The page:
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Posts from the ‘Tell About the South’ Category

Tell About the South: Bland Simpson & Ann Cary Simpson, Tues, Nov 17 at 12:30 pm

LittleRiversJoin us at the Center for a lunchtime discussion with Bland Simpson and Ann Cary Simpson. Bland and Ann Cary will discuss their new book, Little Rivers and Waterway Tales, which tells new tales of coastal North Carolina’s “water-loving land,” revealing how its creeks, streams, and rivers shape the region’s geography as well as its culture. Ann Cary, who contributed nearly sixty photographs to the book, joins Bland in telling the stories of those who have lived and worked in this country, chronicling a distinct environment and way of life.

TheSimpsonsBland Simpson is Kenan Distinguished Professor of English and Creative Writing at the University of North Carolina at Chapel Hill as well as pianist for the Red Clay Ramblers. Photographer Ann Cary Simpson is a consultant with Moss + Ross of Durham and interim director of NC Catch, a nonprofit supporting fishermen and local seafood.

This event is free and open to the public, and light refreshments will be served. Please RSVP to Patrick Horn at pathorn@unc.edu.

Tell About the South: Evan Faulkenbury, Tues, Oct 27 at 12:30 pm

Evan Faulkenbury photoThe money to pay for the Civil Rights Movement had to come from somewhere. In this talk, Evan Faulkenbury will tell the story of the Voter Education Project (VEP) and how philanthropic foundations paid for and influenced the course of the movement during the 1960s. The VEP solicited grants from foundations, then dispersed the money to hundreds of grassroots voter registration campaigns across the eleven states of the Old Confederacy. With these grants, ranging from $200 to $20,000, local civil rights movements sprang up across the South, coalescing into the broader African American freedom struggle. The VEP was the behind-the-scenes engine of the Civil Rights Movement, empowering local activists to register people, to challenge Jim Crow at the polls, and to revolutionize southern and national politics.

Please join us at the Center for a lunchtime discussion with Faulkenbury, a PhD candidate in History at the University of North Carolina at Chapel Hill and a Field Scholar with the Southern Oral History Program. This event is free and open to the public, and light refreshments will be served. Please RSVP to Patrick Horn at pathorn@unc.edu.

Evan Faulkenbury Image

Tell About the South: New Roots Latino Roundtable, Tues, Sept 8 at 12:30 pm

LMPSince 2007, faculty, staff, and students at UNC have conducted oral history interviews on issues related to Latino migration to North Carolina and the formation of Latino/a communities. This project, called New Roots / Nuevas Raíces, was awarded an NEH grant in 2014 to make the collection accessible to new regional, national, and global audiences, particularly within Spanish-speaking Latino and Latin American communities. At this “Tell About the South” discussion, hear from New Roots partners from the Latino Migration Project, the Southern Oral History Program, and University Libraries about their work creating a bilingual website and digital catalogs as well as their outreach with Latino communities, K-12 educators, and researchers internationally.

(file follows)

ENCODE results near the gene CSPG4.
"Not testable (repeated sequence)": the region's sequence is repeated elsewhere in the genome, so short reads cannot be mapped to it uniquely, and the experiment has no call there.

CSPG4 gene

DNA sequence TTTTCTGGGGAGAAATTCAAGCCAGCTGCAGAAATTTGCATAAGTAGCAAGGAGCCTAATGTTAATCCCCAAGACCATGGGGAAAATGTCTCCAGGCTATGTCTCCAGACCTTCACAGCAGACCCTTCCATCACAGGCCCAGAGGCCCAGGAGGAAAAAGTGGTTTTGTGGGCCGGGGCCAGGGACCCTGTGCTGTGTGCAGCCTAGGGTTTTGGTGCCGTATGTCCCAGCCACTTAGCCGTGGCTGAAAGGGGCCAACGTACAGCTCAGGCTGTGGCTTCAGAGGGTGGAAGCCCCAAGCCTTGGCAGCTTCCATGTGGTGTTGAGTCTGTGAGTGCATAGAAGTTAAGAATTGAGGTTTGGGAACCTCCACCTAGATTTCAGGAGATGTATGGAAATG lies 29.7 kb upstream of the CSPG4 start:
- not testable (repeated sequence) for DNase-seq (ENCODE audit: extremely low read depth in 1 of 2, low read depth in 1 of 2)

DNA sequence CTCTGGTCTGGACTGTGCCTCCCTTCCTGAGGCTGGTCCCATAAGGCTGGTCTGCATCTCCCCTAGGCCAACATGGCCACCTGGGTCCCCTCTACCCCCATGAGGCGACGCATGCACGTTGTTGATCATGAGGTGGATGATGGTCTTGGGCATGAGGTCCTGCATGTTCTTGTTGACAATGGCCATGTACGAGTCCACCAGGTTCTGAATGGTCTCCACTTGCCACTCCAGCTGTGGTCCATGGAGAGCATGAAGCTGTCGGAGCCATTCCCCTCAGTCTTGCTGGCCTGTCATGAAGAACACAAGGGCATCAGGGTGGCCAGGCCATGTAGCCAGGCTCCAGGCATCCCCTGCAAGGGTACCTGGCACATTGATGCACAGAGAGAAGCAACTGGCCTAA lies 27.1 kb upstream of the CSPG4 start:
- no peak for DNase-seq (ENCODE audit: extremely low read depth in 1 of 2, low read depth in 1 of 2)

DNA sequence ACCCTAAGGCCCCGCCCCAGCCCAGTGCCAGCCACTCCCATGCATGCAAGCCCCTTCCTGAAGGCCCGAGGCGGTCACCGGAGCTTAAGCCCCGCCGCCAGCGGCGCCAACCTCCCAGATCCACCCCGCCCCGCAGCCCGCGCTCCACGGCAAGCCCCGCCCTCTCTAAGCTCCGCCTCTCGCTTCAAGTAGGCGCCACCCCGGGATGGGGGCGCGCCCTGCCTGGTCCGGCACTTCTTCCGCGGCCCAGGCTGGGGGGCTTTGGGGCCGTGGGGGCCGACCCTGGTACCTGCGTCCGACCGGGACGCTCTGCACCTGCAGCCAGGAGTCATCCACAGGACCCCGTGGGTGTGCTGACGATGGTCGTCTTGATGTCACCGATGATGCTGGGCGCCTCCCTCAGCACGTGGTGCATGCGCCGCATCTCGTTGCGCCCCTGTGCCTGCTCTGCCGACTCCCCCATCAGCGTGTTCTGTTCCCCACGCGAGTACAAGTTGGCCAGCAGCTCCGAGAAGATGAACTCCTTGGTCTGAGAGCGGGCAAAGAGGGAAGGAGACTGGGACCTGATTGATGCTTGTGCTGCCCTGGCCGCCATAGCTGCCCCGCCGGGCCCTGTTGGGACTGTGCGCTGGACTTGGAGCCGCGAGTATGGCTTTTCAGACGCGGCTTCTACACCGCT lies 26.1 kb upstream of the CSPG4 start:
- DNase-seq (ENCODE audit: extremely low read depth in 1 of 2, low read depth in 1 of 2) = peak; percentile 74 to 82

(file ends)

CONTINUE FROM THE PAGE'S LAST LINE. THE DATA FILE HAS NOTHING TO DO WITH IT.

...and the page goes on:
This event is free and open to the public. Light refreshments will be served.

Tell About the South: Rob Shapard, Tues, April 21 at 12:30 pm

Rob Shapard copyPlease join us at the Center for a lunchtime discussion with Rob Shapard, a doctoral student in U.S. History and 2014-15 McColl Fellow at CSAS. In his talk, Calculating Eye and Rough Hand: Turning Longleaf into Board Feet and Sawdust,” Shapard will describe the perspective of one sawmilling firm, the Louisiana Central Lumber Company, toward the old-growth Louisiana longleaf pine forests that it felled and milled into lumber in the early twentieth century. The language that the company used to describe longleaf and other trees, a kind of “lumber lexicon,” reveals this perspective and helps to explain the company’s effectiveness in making lumber from longleaf. The topic is one aspect of Shapard’s doctoral dissertation on attitudes toward longleaf pine across the American South. Shapard is a native of the erstwhile textile town of Griffin, Georgia, a former journalist, and a student/scholar of environmental history and oral history.

This event is free and open to the public, and light refreshments will be provided. Please RSVP to Patrick Horn at pathorn@unc.edu.

Tell About the South: Elizabeth Engelhardt, Tues, March 31 at 12:30 pm

EngelhardtAn often-repeated line about the southern food story is that restaurant culture was delayed in the U.S. South relative to the rest of the nation. Even Kim Severson’s recent New York Times profile of female chefs in North Carolina is a version of the argument. Concurrently, Elizabeth Engelhardt made the argument in her most recent book, A Mess of Greens, that we should study the foods and tables in the middle—beyond the fetishized plantation tables of excess or the differently romanticized tables of black and white poverty—to understand the daily decisions that connect past and future, processed and home grown, regional and national, individual and structural of southern food. This discussion, titled “Boardinghouse Space: Rewriting Southern Food Studies,” proposes that the public, middling restaurant table has been hiding in plain sight: the understudied, undercounted, but ever-present boardinghouse table in southern communities large and small.

This event is free and open to the public. Light refreshments will be served.